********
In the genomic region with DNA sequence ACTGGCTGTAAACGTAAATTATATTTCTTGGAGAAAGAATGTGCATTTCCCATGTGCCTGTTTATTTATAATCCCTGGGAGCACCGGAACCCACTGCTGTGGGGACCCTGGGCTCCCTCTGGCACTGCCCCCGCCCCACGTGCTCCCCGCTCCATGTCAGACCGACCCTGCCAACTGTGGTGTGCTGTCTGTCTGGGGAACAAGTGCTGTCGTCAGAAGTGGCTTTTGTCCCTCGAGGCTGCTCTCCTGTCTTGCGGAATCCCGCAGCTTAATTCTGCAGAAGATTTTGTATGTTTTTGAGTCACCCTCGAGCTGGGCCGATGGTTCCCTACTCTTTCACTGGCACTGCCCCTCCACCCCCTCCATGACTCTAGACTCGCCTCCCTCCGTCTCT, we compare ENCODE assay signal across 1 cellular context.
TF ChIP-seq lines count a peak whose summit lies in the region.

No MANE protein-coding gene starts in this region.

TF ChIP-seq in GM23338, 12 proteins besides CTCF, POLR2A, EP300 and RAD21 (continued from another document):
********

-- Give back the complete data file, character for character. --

In the genomic region with DNA sequence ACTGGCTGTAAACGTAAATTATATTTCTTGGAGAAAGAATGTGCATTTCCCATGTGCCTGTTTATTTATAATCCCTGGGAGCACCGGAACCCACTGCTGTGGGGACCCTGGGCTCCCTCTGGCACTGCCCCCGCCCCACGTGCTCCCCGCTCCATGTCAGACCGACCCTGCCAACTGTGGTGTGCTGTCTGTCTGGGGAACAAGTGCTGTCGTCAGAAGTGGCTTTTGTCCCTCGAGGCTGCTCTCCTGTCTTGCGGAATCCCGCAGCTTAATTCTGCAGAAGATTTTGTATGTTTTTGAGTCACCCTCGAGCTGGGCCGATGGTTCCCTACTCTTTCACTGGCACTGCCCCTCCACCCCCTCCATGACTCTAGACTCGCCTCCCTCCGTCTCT, we compare ENCODE assay signal across 1 cellular context.
TF ChIP-seq lines count a peak whose summit lies in the region.

No MANE protein-coding gene starts in this region.

TF ChIP-seq in GM23338, 12 proteins besides CTCF, POLR2A, EP300 and RAD21 (continued from another document):